Download To Life: The Story of a Chicago Lawyer by Mr. Elmer Gertz PDF

By Mr. Elmer Gertz

Elmer Gertz has defended well-known people—including Henry Miller, Nathan Leopold, and Jack Ruby—and he has turn into well-known in his personal all the way through his fight for civil liberties and private rights.Gertz has taken on a long record of circumstances and factors over the six many years of his criminal profession. He fought effectively opposed to the censorship of Henry Miller’s ebook Tropic of melanoma, which have been banned in Chicago for obscenity. He acquired Nathan Leopold published from criminal after Leopold had served 34 years for his half within the dying of 14-year-old Bobby Franks. An ardent foe of the dying penalty, Gertz worked for years as a part of a countrywide workforce of attorneys that was once eventually capable of overturn Jack Ruby’s dying sentence for the homicide of Lee Harvey Oswald. Gertz’s instances have helped make libel legislation within the nation.For this variation, Gertz provides an afterword that covers the 15 years because the book’s first e-book. Gertz talks of Henry Miller’s final days and his travels to the USSR on behalf of the Refuseniks.

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I say to the reader and to myself: Here is more than a glimpse of a person of many vicissitudes and passions. He would tell more, but that cannot be, for reasons too involved to relate. I plan for other occasions and in other incarnations. ELMER GERTZ Page 1 One Pictures Out of My Past In our family we all firmly believed that our paternal grandfather, Aaron Gertz, lived for 115 years. At the funeral service, the old and respected Rabbi Ephraim Epstein said that, many years before, when the rabbi himself was a mature man in the Old Country, our grandfather was already well advanced in years and both affluent and pious, than which there was no better combination unless learning, too, was added.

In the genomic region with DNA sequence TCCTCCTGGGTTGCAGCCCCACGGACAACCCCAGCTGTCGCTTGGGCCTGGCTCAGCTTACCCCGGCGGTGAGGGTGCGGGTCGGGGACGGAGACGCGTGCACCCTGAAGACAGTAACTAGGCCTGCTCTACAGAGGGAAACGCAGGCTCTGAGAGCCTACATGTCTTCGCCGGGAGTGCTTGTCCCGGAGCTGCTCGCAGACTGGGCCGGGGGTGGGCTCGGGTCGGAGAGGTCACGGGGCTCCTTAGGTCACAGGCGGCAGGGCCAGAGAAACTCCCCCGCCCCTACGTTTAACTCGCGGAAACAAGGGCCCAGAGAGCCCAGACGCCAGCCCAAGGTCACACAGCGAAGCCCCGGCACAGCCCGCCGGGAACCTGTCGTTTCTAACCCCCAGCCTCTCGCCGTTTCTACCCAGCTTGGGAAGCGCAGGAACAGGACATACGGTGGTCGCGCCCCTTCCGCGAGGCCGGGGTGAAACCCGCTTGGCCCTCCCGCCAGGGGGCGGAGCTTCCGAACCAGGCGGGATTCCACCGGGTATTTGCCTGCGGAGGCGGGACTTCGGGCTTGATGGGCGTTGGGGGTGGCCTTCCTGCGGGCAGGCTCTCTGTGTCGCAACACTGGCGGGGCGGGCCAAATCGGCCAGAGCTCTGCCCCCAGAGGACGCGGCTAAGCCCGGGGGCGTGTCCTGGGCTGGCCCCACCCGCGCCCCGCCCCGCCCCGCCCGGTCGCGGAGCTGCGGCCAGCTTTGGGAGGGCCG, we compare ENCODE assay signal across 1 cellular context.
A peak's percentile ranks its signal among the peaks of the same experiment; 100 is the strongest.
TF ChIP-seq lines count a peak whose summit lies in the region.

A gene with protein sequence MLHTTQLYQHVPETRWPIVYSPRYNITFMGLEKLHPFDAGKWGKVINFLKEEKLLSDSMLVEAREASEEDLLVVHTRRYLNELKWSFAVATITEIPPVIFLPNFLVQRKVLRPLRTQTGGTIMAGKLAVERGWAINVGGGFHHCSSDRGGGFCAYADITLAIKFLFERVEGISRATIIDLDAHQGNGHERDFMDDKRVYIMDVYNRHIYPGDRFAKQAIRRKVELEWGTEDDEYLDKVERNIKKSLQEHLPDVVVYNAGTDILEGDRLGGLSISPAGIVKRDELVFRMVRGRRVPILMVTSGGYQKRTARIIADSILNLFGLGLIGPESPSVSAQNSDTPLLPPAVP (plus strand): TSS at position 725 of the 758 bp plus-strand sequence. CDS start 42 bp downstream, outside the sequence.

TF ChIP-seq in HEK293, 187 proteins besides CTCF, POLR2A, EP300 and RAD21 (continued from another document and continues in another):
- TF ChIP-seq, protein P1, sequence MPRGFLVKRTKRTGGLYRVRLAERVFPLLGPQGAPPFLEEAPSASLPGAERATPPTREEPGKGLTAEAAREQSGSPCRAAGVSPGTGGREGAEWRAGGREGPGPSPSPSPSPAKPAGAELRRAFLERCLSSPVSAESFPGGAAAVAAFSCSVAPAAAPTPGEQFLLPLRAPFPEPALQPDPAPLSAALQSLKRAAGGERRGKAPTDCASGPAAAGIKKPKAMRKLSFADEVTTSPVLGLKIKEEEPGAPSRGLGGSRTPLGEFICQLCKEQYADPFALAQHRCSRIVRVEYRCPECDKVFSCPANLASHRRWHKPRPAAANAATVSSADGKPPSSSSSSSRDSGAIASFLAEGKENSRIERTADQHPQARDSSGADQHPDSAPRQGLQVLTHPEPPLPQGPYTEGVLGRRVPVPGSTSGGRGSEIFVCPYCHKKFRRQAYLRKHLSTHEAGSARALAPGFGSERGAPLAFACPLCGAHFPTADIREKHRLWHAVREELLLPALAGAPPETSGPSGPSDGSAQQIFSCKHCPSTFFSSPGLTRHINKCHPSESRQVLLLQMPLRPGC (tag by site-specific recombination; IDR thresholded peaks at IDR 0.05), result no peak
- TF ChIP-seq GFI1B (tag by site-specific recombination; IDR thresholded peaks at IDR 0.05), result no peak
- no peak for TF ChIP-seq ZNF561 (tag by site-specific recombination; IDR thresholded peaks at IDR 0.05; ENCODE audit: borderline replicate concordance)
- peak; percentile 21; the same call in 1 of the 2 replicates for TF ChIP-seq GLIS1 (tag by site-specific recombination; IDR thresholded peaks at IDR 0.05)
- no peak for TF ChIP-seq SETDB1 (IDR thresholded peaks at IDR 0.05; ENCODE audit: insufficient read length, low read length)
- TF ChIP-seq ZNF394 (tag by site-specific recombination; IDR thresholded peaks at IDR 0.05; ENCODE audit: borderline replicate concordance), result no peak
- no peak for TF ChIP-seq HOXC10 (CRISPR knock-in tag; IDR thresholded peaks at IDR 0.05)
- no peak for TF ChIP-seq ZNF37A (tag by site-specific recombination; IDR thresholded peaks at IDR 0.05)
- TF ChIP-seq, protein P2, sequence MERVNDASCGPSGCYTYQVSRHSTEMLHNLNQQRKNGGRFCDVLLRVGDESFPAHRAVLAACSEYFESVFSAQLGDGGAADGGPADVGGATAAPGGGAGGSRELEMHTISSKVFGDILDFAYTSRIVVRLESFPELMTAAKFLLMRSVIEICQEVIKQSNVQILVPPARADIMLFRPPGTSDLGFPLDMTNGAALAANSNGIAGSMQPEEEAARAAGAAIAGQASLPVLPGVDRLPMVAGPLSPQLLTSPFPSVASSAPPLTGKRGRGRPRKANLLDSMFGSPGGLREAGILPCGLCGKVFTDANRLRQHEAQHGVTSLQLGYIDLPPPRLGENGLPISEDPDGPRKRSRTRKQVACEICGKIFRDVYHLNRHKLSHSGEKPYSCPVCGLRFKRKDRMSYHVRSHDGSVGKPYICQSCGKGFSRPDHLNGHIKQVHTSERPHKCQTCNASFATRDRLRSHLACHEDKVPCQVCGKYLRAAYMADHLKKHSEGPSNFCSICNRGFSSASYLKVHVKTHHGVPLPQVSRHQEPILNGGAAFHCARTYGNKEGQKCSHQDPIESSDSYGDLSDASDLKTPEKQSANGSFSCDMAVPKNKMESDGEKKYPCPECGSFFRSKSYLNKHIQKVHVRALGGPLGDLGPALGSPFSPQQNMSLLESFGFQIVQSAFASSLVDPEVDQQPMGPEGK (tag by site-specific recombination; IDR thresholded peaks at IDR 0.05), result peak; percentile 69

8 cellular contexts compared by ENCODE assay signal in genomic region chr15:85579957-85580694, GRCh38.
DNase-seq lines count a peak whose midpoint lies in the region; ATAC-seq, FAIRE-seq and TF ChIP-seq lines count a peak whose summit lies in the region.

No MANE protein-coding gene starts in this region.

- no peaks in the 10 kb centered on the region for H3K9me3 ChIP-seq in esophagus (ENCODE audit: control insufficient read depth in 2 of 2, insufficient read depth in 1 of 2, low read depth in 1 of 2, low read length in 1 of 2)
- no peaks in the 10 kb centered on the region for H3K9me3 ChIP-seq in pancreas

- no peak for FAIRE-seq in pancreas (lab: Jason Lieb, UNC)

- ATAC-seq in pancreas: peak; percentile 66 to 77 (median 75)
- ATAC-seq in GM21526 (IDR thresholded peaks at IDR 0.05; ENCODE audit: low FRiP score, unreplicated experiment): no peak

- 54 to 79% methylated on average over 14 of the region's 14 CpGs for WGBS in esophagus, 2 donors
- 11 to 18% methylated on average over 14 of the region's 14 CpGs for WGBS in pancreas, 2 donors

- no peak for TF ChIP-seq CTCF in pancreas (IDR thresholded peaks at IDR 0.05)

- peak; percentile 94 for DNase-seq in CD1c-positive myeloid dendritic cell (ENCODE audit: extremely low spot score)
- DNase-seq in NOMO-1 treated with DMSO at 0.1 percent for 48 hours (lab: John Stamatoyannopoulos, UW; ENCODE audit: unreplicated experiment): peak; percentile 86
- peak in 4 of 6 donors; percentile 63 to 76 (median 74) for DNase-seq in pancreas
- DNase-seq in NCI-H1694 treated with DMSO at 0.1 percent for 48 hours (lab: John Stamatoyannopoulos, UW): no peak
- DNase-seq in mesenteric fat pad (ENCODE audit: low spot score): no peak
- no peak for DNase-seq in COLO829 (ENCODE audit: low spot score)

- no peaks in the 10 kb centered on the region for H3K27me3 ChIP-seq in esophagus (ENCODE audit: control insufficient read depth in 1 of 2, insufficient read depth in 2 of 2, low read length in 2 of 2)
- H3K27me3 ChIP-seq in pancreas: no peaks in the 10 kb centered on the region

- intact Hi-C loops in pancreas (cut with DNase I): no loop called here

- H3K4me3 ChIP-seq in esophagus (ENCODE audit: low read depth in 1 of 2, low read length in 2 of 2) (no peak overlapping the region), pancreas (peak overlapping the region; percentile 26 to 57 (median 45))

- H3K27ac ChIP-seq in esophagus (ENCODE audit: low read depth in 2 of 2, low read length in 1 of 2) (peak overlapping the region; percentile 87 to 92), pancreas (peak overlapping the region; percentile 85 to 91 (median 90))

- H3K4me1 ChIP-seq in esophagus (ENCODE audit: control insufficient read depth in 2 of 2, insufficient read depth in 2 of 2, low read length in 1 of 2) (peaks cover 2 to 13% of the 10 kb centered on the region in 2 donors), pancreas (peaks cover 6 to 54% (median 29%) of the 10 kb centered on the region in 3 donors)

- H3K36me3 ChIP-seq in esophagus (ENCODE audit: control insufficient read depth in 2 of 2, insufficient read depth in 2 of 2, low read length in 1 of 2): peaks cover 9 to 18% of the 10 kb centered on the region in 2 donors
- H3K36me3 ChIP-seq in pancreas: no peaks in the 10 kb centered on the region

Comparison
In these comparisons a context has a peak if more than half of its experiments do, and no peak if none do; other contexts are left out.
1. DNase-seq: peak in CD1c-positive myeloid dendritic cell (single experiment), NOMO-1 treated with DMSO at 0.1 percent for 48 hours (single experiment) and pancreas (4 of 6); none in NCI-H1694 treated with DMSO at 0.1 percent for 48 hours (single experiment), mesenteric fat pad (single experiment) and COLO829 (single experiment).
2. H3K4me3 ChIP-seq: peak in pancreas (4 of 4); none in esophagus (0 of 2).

But all admitted that he was shrewd and sometimes wise. One of his family was the chief rabbi of Lithuania, a man whose reputation looms large in the folk histories. Grandfather was a man's man, which means that he was, also, a lady's man, tremendous in size, sturdy, clear-eyed. This big man was matched for marriage by his parents, before he had a chance to see her, to a woman who was so small and unpretty that Grandfather was tempted to flee when he first met her on Page 2 the bridal day. Like a good Jewish son, he went through the ceremony and was a faithful and provident husband as long as Grandmother lived.

Grandfather was invariably serious about such things. I know of no smiling picture of him, particularly in association with the generations. A cousin of mine once bedecked him in formal attire, tails and all, and stood him next to the famous St. Gaudens Lincoln in the northside park. The photograph showed that Grandfather was at least as solemn as the martyred President, and bore a striking resemblance to Robert Todd Lincoln in his last days. In Grandfather's honor, we created a cousins' club and met regularly.

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